Foliage discoloration and yellowing can occur on lemon trees due to a few environmental and soil conditions. According to Glen Wright, a specialist in citrus at the University of Arizona, yellowing lemon leaves can be a side effect of overwatering and trace mineral deficiencies, but sunburn may also be a factor in the condition. Environmental adjustments can often halt and prevent further damage or even reverse the discoloration, returning the leaves to their natural green hue.
Too much water or extremely poor drainage can waterlog the soil, suffocate and even rot the roots. This in turn causes leaves to yellow and even drop prematurely. Soil should be moist at all times to an inch or so down from the surface but not consistently soaking wet. Container grown lemon trees must have multiple drainage holes and not be forced to sit in pooling water.
Deficiencies of needed trace minerals in the planting soil such as iron, manganese and zinc can all cause leaf yellowing and leaf drop--a malady called chlorosis. When the trace minerals are sufficient in the soil but the soil is very alkaline, the lemon tree roots may not be able to absorb and process the minerals, resulting in leaf yellowing. Soil tests can determine the exact situation, and soil amendments can easily correct it by adding the minerals or by lowering the soil pH.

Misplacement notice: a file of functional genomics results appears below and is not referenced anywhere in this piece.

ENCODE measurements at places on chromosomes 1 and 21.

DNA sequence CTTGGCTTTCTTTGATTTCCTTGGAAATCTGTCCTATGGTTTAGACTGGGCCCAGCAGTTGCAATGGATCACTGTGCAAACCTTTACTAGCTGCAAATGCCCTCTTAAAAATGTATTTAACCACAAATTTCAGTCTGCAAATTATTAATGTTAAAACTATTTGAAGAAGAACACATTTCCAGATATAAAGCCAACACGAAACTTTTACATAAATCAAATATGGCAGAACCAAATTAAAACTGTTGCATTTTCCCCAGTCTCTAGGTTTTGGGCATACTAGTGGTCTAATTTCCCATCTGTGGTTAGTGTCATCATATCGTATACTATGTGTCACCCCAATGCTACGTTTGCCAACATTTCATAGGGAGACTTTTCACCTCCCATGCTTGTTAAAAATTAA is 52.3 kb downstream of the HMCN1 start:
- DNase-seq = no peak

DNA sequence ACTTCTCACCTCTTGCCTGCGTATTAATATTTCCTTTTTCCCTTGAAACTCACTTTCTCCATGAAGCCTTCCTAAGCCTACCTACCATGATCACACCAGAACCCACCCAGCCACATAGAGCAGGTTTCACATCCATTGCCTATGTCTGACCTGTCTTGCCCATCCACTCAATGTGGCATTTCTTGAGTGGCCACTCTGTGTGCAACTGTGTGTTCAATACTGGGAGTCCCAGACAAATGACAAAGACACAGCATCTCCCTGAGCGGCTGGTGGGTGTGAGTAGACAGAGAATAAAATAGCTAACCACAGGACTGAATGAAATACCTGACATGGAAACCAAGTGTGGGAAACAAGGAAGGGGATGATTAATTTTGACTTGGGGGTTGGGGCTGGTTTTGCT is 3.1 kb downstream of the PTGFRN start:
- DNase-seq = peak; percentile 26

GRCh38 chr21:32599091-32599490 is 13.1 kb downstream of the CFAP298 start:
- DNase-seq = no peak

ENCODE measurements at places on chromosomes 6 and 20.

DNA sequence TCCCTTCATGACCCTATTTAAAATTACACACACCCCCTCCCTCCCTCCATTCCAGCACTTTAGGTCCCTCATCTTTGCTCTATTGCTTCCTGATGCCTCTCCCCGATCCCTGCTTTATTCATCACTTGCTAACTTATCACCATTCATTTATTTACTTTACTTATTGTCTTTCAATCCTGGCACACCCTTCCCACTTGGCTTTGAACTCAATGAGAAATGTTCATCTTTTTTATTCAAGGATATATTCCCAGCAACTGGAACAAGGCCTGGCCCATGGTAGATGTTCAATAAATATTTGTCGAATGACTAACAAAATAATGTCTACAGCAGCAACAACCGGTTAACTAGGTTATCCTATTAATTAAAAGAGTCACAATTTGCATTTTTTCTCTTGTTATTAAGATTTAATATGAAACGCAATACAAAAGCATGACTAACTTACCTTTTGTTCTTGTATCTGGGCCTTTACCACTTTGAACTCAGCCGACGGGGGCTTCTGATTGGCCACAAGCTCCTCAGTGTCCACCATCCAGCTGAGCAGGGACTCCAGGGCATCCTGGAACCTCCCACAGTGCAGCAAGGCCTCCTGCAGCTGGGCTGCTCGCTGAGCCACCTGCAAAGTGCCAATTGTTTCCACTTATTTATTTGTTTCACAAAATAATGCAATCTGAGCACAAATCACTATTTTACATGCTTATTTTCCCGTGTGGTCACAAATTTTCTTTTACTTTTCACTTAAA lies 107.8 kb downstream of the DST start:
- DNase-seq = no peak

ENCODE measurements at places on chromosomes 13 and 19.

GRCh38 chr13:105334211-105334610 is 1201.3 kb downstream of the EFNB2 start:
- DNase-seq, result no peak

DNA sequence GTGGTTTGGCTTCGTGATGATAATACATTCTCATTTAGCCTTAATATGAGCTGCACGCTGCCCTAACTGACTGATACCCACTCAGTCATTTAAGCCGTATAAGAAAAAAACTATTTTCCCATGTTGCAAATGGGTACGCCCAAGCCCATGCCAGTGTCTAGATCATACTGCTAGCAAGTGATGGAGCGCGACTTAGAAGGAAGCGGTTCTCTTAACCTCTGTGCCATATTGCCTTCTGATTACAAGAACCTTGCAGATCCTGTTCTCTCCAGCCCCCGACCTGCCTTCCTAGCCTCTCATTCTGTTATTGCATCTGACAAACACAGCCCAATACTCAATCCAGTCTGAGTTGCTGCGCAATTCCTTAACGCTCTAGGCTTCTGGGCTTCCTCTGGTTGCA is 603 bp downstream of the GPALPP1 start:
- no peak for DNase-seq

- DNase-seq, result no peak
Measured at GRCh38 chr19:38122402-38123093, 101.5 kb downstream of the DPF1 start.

Excessively hot sun or high ambient temperatures can also cause leaf discoloration. This is exacerbated when soil moisture and ambient humidity is low or the tree roots are experiencing drought stress. Providing light filtered shade during the middle and hottest part of the day can reduce sunburn. Keeping the soil very moist (but not sopping wet) at all times will also help reduce stress on the plant and prevent the reaction of leaf discoloration.